To combat coastal erosion along the Italian coasts, the local governments and the environmental protection agencies of several regions have planned nourishment operations exploiting relict sand deposits, within the framework of the European project INTERREG IIIC BEACHMED-e (http://www.beachmed.eu).
Relict sands are non-diagnosed sedimentary deposits situated along the continental shelf in a state of disequilibrium with the present sedimentary dynamics. The removal of such sediments, occurring offshore at high depths, does not affect the wave motion regime and, therefore, coastal dynamics. The relict sand extraction is performed through the use of suction trailers or anchor dredges. A common consequence of trailer dredging is the development of shallow furrows 1–3 m in width and sometimes up to 5 m in depth (Desprez 2000). Anchor dredging leads to the formation of deep, cup-shaped depressions, typically up to 8–10 m deep (Boyd & Rees 2003). Both dredging methods can result in significant environmental alterations, which may take place on both physical and biological levels. The main physical effects involve variations in morphological and bathymetric features, modifications of superficial sediment characteristics, and an increase in water turbidity caused by the re-suspension of fine sediment in the water column during dredging activities. Concerning the biological effects, both dredging methods cause severe disturbances in macrozoobenthos assemblages in terms of the direct effect on sediment removal and the indirect effect associated with the deposition of suspended sediment caused by sand extraction (Desprez 2000; Sardàet al. 2000; Boyd & Rees 2003;Szymelfenig et al. 2006; Simonini et al. 2007). Nevertheless, the type of dredge employed, as well as the nature of the receiving environment, can potentially influence the spatial scale of impact on the benthic fauna, in terms of both direct and indirect effects caused by sand extraction (Boyd & Rees 2003). Boyd & Rees (2003), Newell et al. (2004), Robinson et al. (2005) and, more recently, Cooper et al. (2007) have shown that the impact on benthic assemblages is also related to the process of repeated dredgings within the dredged site. Robinson et al. (2005) and Cooper et al. (2007) also highlighted that benthic recolonisation processes in repeatedly dredged areas are particularly difficult to predict, because of both the different benthic responses to the intensity of dredging operations in terms of dredging frequency and the variations in environmental characteristics.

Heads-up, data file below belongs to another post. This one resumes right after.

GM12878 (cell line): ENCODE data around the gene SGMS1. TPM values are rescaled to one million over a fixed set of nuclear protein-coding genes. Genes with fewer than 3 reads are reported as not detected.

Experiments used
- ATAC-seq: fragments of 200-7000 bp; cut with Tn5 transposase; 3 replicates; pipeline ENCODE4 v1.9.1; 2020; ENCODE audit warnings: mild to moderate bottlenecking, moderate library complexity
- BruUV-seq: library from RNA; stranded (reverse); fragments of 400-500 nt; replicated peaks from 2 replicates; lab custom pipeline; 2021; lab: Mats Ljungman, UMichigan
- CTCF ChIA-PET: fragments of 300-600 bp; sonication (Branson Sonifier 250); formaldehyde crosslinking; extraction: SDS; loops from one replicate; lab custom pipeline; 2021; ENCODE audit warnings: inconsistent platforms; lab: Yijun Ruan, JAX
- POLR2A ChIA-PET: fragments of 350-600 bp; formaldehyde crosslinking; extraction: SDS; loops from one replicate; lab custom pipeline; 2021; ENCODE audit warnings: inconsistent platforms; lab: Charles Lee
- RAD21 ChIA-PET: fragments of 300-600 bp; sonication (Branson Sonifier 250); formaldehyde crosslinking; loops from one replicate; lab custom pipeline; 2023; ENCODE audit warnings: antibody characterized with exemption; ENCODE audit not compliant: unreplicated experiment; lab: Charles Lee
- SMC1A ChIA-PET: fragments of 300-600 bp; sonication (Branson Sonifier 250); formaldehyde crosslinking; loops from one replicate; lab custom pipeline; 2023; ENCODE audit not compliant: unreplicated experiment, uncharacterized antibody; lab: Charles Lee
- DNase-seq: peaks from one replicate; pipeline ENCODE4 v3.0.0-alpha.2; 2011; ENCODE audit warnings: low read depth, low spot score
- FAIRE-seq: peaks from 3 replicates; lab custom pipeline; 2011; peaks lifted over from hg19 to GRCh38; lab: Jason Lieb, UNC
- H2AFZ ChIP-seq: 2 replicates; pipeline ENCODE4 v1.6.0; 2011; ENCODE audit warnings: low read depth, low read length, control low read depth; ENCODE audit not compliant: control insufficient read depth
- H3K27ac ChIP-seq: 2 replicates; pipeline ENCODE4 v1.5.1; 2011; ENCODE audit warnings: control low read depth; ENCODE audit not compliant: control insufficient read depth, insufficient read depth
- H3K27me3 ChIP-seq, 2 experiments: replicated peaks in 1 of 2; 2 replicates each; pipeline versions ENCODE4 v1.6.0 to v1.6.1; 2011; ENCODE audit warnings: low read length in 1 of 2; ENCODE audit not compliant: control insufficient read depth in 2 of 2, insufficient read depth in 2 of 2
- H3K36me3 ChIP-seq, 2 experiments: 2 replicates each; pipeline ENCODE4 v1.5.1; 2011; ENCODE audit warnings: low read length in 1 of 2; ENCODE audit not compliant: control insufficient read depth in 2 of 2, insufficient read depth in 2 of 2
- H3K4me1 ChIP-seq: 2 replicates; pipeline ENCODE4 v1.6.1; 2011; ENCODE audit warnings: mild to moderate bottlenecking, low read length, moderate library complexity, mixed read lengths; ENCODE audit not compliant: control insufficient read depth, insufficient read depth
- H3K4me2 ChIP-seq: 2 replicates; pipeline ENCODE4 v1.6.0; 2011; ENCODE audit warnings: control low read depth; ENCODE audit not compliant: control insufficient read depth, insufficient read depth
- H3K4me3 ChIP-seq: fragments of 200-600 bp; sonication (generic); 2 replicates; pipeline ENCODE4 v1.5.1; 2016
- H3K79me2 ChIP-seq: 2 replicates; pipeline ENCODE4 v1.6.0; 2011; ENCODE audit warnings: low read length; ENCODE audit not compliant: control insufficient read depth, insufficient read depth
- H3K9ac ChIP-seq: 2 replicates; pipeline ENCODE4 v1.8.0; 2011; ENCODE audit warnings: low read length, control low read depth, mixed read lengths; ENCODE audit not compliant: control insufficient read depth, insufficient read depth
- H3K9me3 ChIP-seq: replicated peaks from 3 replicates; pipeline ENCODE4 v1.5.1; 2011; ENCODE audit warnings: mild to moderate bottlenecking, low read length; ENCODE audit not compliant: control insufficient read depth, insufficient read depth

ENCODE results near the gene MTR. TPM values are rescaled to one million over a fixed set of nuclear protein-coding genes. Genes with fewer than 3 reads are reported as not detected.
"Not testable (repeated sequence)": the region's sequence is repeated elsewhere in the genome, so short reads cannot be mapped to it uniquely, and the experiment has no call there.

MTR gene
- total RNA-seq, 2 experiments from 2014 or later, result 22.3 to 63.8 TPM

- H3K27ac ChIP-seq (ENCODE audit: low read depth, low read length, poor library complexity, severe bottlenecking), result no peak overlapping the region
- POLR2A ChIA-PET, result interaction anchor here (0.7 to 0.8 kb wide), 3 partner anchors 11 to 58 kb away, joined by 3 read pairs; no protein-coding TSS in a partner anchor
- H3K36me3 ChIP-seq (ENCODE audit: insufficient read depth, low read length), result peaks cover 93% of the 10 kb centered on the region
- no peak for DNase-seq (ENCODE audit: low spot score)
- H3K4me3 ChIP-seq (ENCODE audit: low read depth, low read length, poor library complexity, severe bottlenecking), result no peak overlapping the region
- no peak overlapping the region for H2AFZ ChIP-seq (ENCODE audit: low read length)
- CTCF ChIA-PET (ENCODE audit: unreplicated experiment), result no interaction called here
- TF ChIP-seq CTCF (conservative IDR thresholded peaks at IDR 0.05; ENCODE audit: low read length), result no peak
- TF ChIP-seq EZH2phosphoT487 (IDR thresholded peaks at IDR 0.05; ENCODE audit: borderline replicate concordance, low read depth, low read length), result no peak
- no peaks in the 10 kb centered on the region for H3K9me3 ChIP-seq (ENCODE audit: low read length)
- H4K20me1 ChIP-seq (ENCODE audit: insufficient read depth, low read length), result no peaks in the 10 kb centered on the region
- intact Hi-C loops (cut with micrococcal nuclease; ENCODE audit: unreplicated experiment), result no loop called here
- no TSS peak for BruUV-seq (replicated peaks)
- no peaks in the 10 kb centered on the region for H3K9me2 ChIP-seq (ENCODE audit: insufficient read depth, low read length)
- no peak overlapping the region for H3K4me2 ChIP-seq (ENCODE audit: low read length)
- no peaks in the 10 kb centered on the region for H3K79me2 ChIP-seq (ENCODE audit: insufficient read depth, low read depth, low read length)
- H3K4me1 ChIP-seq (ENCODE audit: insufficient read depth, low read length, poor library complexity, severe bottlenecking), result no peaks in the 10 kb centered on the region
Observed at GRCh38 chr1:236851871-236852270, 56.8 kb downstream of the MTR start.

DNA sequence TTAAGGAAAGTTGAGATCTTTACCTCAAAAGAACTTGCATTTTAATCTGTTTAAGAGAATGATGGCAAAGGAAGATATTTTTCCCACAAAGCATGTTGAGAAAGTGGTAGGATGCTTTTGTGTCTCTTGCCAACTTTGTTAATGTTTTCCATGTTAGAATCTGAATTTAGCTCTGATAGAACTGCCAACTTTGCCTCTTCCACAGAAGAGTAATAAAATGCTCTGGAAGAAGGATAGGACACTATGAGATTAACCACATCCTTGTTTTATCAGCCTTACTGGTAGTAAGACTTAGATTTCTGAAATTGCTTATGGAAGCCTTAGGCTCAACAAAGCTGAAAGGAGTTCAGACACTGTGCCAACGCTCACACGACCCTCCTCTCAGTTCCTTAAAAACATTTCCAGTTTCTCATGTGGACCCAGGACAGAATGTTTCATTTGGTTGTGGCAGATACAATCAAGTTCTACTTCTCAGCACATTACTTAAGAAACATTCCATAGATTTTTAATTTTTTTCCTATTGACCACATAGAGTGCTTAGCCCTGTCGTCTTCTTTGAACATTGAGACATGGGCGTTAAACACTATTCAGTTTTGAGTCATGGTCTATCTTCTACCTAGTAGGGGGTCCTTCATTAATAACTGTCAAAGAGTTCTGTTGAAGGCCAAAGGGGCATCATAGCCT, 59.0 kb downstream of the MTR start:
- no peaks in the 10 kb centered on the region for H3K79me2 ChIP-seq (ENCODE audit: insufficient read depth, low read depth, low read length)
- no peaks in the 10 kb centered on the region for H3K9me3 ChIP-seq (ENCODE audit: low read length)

Between July 2004 and September 2005, three relict sand-dredging activities were performed in an area offshore Montalto di Castro (Lazio, Italy) in the central Tyrrhenian Sea, with the final aim of nourishing various beaches along the Lazio coasts. This area was characterised by the presence of relict sand deposits that were covered by a muddy layer of recent deposition, with a thickness that varies between a few centimetres and a few metres (Chiocci & La Monica 1999). For these operations, ISPRA, formerly ICRAM (Central Institute for Marine Research), carried out an environmental impact study related to marine relict sand extraction for beach nourishment, funded by the Regione Lazio local authority. This monitoring program has provided an opportunity to collect useful information for the evaluation of the consequences of sand extraction over a relatively short time period in an offshore area that until now has been poorly investigated. In particular, in this study we analysed: (i) the effects of relict sand-dredging activities on the macrobenthos assemblages; (ii) the recolonisation processes of macrobenthos in the dredged areas; (iii) the effects over time of repeated dredging activities on macrobenthos assemblages.